Germany, Russia Clash on Human Rights

Posted November 16th, 2012 at 6:50 pm (UTC-5)
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German Chancellor Angela Merkel clashed Friday with Russian President Vladimir Putin over the two-year jail sentences imposed on two members of the female punk band Pussy Riot for performing an anti-Putin song in a Moscow cathedral.

Visiting the Kremlin for a Russian-German business forum, Chancellor Merkel expressed Germany's concern about the passage of laws in Russia that could be used to stifle dissent.

“And I think that not every criticism should be understood as destructive. We are bothered, and I'm saying it too, that a number of laws were adopted recently (in Russia) which I can not see as promoting free groups, for example; we are concerned and we ask questions about it, and we will talk about it later.''

But President Putin said Germany and Russia's other partners only hear what happens from afar. He accused one of the Pussy Riot band members of taking part in a previous performance art demonstration that he described as anti-Semitic.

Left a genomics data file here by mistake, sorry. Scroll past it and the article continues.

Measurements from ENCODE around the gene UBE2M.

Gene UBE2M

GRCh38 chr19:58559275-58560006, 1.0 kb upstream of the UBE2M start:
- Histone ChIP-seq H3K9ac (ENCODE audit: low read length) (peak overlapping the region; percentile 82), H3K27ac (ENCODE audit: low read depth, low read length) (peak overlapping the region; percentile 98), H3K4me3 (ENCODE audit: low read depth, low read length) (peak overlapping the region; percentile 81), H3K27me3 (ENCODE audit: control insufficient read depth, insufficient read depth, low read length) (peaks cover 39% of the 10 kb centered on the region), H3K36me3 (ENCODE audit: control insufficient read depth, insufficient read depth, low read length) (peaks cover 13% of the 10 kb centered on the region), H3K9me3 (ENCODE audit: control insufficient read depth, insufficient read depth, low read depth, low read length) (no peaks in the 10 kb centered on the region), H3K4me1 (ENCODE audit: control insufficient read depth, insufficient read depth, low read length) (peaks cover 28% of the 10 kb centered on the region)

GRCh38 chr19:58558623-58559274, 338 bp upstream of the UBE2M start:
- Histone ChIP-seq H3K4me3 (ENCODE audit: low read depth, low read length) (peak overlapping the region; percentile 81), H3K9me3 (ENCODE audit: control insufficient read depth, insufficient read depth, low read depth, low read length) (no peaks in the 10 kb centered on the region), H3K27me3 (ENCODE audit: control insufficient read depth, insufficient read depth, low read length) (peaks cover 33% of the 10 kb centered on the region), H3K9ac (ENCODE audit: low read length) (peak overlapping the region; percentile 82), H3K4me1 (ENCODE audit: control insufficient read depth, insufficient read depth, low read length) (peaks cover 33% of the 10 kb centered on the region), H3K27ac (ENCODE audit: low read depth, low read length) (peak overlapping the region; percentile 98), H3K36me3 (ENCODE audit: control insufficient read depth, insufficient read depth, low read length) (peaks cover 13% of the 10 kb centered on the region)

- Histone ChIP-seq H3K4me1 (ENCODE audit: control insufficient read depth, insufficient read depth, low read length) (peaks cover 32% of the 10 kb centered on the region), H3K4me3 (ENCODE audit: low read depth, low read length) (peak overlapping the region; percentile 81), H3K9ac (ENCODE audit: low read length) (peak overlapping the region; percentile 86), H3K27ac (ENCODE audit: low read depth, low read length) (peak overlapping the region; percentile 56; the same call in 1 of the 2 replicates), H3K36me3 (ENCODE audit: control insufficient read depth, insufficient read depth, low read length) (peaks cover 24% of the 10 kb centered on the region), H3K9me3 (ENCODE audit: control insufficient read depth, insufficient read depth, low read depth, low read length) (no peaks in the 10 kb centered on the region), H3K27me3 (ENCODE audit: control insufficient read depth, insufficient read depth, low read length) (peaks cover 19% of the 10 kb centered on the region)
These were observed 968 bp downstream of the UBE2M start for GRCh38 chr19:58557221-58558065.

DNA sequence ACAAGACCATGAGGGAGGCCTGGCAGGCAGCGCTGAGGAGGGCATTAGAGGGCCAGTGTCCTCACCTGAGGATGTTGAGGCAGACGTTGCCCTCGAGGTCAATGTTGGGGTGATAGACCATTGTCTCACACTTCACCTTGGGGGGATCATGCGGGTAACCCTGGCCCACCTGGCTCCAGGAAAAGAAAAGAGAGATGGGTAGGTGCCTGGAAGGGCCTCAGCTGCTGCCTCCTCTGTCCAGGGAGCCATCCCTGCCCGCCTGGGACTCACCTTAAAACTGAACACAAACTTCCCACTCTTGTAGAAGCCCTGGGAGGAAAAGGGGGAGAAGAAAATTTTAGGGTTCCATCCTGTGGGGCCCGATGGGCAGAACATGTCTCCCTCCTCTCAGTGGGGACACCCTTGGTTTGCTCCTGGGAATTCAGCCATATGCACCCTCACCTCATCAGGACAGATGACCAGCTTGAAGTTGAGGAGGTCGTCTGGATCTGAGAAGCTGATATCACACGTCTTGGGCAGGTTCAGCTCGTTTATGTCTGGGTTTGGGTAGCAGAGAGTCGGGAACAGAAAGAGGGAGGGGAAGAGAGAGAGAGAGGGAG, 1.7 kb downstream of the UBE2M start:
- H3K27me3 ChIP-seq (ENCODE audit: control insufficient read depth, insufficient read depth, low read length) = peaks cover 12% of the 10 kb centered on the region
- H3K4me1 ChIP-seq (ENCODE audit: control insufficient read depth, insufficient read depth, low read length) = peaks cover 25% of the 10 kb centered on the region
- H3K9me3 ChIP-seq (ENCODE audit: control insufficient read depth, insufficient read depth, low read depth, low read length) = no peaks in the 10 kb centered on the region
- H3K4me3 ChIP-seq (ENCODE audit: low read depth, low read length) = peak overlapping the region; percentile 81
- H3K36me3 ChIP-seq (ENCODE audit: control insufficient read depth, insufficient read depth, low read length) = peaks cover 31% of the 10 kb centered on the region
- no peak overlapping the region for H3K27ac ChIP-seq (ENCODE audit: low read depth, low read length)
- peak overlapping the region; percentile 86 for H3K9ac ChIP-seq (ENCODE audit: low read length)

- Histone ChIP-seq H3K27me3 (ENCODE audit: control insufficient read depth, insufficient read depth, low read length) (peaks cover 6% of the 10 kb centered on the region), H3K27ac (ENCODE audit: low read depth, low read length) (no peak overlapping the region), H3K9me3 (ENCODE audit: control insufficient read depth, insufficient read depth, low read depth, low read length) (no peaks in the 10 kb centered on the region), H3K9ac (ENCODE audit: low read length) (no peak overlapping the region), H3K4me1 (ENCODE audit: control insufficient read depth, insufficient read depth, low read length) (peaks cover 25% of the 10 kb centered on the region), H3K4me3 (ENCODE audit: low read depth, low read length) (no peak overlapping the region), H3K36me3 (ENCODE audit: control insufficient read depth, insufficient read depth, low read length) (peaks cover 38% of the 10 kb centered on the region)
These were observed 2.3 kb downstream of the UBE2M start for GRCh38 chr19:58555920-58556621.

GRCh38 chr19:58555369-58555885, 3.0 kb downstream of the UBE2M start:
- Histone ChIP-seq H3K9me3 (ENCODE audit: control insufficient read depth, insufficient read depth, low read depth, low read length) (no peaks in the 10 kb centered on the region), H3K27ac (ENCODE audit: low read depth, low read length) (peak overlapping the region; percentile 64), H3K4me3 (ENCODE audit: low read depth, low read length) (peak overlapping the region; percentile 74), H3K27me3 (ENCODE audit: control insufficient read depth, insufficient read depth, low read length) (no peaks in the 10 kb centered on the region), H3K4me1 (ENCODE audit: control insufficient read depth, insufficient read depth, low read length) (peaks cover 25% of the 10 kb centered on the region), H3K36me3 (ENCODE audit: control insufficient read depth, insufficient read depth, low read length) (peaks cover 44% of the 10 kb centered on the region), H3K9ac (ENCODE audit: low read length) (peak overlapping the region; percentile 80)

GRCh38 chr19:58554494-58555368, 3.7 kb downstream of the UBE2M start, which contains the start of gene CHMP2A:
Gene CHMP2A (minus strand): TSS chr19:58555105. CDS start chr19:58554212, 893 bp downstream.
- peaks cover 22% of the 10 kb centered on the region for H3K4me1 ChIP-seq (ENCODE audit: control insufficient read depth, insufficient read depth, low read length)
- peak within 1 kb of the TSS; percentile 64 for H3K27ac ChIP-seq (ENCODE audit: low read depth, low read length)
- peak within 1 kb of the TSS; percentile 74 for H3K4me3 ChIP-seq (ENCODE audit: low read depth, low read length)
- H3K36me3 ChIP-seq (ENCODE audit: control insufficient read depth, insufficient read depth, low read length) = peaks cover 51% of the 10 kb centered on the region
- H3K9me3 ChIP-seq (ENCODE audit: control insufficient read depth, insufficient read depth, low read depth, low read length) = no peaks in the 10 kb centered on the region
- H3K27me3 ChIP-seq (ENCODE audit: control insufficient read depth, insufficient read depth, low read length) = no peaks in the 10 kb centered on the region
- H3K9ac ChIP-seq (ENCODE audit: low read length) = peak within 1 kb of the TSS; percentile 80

“As for political and ideological issues, we hear our partners. But they hear about what's happening from very far away. Madam Federal Chancellor brought up the girls who are in prison for their performance in a church, but does she know that, before that, one of them hung an effigy of a Jew and said, 'Moscow ought to be rid of these people'? We can't support people who have an anti-Semitic position.''

Despite tensions at the forum, Russian and German officials signed a series of economic deals in energy, transport and other fields.

The annual gathering, known as the St. Petersburg Dialogue, came after German lawmakers passed a resolution last week urging the government to push for more democracy in Russia. They expressed concern about a crackdown on civil society since Mr. Putin returned to the presidency in May.

Mr. Putin has faced vocal protests at home and tough criticism from abroad since taking over his third term as Russia's president. Rights groups accuse his administration of stifling freedoms and cracking down on dissent. Most recently, Russia's new laws on treason and slander have raised widespread concerns for restricting contact with foreign organizations.

Mr. Putin in turn has accused his critics, including U.S. Secretary of State Hillary Clinton, of interfering in Russia's internal affairs and of seeking to stir foment.

Germany depends on Russia for a large portion of its gas and oil supplies and is one of Russia's biggest trading partners. This forces the German leader to tread carefully when dealing with Mr. Putin, who is known to resent criticism.

Ms. Merkel comes from the former East Germany, which was part of the former Soviet bloc, and speaks Russian. Mr. Putin spent several years in East Germany as a former KGB agent and speaks German. But observers say that despite the common experience behind the Iron Curtain, the two leaders have not developed a close personal relationship.